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Why we have Lost God

The Primacy of Matter and the Loss of Faith

 



We live in a world of matter

Matter is the substance of the senses. It is apprehensible. We touch it, feel it, manipulate it, make things of it, and even destroy it (yes, I know the principle of “the conservation of matter”, but you get the point.) It is tactile, sensuous, and often pleasing to the eye, the touch, and our other senses. It alternately excites us and repels us. It is what we see when we open our eyes, what we feel when we touch anything.


It is the world we know

Increasingly, it is the only world we know. Every other “possible world” has receded before the incursion of the senses and the accompanying demand for instantaneity: pleasure now, satisfaction now, information now, fulfillment now — and on a broader level, peace now, justice now and equality now. We have all heard the political and social mantra that first came to us from the tumultuous and purple-hazed 60’s by now, and we even know its cadence. The “cause” matters not, for the response has by now become childishly reflexive: “What do we want?” (insert whatever here) “When do we want it? Now!”

Again. And again. And again, as though repeatedly demanding what we want like a spoiled child will produce it … because it worked when we were children. Our parents taught us by example, by collapsing before the incorrectitude of the negative “No!” We always got what we wanted.

And so did our parents.

Do you want anything — however absurd? Then agitate, demand, and never take “no” as an answer, however unimpeachable the authority. Not even from God. Not even from His Church which we hold to be both the the Bride and the Body Christ. We want to “feel” justified, be “affirmed” in our childishness, and have our way if “the other” is unwilling — however clear, however ontologically defining the principles upon which and in which it exists in se —and if we are denied our desires, then we will legislate them, find some obscure or unbalanced “academic” to "authenticate" us, a celebrity “in solidarity” with our petulance to publicize us, and a venal politician to “empower” us … until our desires become our laws — which is to say, until our senses grasp, seize, what they lust for.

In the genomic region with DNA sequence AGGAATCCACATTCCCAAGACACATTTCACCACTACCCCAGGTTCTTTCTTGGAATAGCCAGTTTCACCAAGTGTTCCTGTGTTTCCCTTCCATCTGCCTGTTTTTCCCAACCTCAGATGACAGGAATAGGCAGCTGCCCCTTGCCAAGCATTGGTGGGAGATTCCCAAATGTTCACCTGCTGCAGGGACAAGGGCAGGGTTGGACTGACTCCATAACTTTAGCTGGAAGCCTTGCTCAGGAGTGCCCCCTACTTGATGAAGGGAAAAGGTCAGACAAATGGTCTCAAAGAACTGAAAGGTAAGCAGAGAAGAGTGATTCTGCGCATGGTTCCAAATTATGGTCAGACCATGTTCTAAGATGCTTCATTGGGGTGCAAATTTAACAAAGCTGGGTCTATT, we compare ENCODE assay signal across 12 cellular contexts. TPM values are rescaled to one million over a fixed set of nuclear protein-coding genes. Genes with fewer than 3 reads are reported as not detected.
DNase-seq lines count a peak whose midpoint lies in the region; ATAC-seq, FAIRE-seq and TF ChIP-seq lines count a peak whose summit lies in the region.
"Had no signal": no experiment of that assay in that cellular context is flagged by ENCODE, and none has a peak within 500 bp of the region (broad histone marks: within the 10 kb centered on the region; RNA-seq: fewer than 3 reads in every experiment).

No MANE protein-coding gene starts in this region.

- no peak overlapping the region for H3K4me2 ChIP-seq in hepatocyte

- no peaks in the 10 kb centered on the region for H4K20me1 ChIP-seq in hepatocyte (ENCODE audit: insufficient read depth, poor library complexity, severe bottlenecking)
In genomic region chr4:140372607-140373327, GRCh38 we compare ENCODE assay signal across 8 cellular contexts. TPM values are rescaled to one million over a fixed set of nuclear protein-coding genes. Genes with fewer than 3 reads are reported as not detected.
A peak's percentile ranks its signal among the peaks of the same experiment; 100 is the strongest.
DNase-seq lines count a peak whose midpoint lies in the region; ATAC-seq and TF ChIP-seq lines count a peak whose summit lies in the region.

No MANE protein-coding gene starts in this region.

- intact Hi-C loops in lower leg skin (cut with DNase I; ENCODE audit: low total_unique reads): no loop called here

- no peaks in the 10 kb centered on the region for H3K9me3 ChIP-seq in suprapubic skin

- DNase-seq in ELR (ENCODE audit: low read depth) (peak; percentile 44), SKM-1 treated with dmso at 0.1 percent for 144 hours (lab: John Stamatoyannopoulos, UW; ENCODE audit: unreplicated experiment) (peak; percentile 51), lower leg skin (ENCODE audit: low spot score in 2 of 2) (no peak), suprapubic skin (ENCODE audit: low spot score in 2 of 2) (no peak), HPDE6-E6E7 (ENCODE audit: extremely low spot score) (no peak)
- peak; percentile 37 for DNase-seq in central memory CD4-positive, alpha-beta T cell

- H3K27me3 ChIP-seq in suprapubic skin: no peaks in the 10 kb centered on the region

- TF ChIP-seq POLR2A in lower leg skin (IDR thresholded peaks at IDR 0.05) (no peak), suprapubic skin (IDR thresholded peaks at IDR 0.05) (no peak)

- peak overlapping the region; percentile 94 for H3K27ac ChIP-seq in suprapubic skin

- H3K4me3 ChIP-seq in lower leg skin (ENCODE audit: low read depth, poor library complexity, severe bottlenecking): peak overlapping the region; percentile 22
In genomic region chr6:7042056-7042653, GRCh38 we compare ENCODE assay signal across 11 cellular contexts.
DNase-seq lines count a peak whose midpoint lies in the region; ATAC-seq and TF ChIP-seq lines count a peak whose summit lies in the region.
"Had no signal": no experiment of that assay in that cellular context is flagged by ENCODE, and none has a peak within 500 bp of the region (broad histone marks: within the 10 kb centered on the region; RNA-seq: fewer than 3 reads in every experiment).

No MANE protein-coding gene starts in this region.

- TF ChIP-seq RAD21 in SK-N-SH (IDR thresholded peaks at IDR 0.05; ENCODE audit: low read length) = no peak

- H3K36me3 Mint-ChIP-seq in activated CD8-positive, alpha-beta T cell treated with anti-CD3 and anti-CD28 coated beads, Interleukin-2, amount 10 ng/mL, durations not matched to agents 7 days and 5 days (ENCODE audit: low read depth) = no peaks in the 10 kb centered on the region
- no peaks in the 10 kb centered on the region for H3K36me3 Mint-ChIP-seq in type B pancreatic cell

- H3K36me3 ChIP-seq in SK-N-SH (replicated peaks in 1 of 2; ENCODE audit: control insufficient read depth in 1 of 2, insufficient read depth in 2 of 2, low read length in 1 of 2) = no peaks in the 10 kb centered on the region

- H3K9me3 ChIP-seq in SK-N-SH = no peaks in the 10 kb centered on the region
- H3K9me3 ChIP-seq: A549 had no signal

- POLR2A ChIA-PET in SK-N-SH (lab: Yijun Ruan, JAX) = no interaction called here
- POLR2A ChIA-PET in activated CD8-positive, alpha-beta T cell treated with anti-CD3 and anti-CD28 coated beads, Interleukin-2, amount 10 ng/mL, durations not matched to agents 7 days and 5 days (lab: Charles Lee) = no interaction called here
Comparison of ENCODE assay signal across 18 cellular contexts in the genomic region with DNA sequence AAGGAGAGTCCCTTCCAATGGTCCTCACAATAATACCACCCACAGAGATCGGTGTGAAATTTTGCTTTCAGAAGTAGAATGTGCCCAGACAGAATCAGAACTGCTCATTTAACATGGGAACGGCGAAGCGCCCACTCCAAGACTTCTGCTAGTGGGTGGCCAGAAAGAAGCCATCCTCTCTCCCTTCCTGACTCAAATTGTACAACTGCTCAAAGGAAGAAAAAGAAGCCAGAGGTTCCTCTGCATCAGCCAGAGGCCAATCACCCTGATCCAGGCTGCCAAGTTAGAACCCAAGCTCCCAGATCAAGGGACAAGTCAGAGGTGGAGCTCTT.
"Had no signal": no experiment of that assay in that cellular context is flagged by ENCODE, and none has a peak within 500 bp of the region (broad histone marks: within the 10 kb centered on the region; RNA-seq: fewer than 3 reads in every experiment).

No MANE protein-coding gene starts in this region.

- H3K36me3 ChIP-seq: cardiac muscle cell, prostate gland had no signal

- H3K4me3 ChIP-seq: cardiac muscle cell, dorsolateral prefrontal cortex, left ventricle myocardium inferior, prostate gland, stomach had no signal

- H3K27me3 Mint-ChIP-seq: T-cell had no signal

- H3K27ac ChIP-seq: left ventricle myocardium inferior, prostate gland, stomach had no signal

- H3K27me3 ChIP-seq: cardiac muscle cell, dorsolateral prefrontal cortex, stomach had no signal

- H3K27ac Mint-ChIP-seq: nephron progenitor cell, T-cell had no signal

Politics is the venue of power, not mind. Hollywood is the venue of entertainment, not reality which, despite the protestations of the senses, is only discernible through the mind and that impetuously inconvenient faculty called reason that we abhor because it defies us.


The Parallax of Reason ... and Sensation

We do not want reason. We do not want mind. We want sensation — the stimulation and the satisfaction of the senses! What have we to do with inflexible reason? With God? With things less than rhapsodic, with lasting concepts … even purported everlasting realities … with the deliverances of anything devoid of tactility, before the contempt of the court of immediacy that governs the senses?

We ourselves are composed of matter — we recognize this even if we have forgotten that it is only half the equation of our being human, for the other half is spirit … the immaterial soul which is not apprehensible by the senses, only by the mind, a concept perhaps best expressed by the German noun, “Geist” that alternately denotes, “the mind”, “the psyche”, “spirit”, “soul”, and even “ghost”.

We are profoundly more than our appetites. Just as God is profoundly more than “feeling good about oneself.” Eternity extends before us — and we know it, but we treat it as we treat time: passing, changing, mutable, pliable to our desires. And for a while it is so.

But we know that it will not always be so. We sense “ending”. We intuit that there is a terminus to our being in time and that something must lie beyond it — even if it is the skeptic's cold, sterile, embalmed "nothing" that we nevertheless irresistibly perceive as something in what we persist in describing as "nothingness". Because we are permeated with time and insensible (and this is not the same as “inapprehensible”) to the eternal, we even perceive “nothingness” — despite our insistence that it is otherwise — as somehow perduring. It is a tentative state of utter suspension — even while we declare that nothing is suspended. It is a kind of eternal obit that will declare, somehow inscribe, even monumentally testify to our being long after it has ceased and presumably never to be read.

When we lost God — whenever that might have been — we lost our raison d'être. We do not know it because we refuse to confront it and we do not confront it because we have not known God, or once having known Him have repudiated Him, even denied Him, in favor of our own temporal desires which, like their objects in space and time, will surely pass. Only God remains. History testifies to this.

Desistite, et agnoscite me Deum: "Be still and know that I am God!"

Our restlessness is both an invitation by God and the testimony to our blindness apart from Him.
 

Geoffrey K. Mondello
for the Boston Catholic Journal

 

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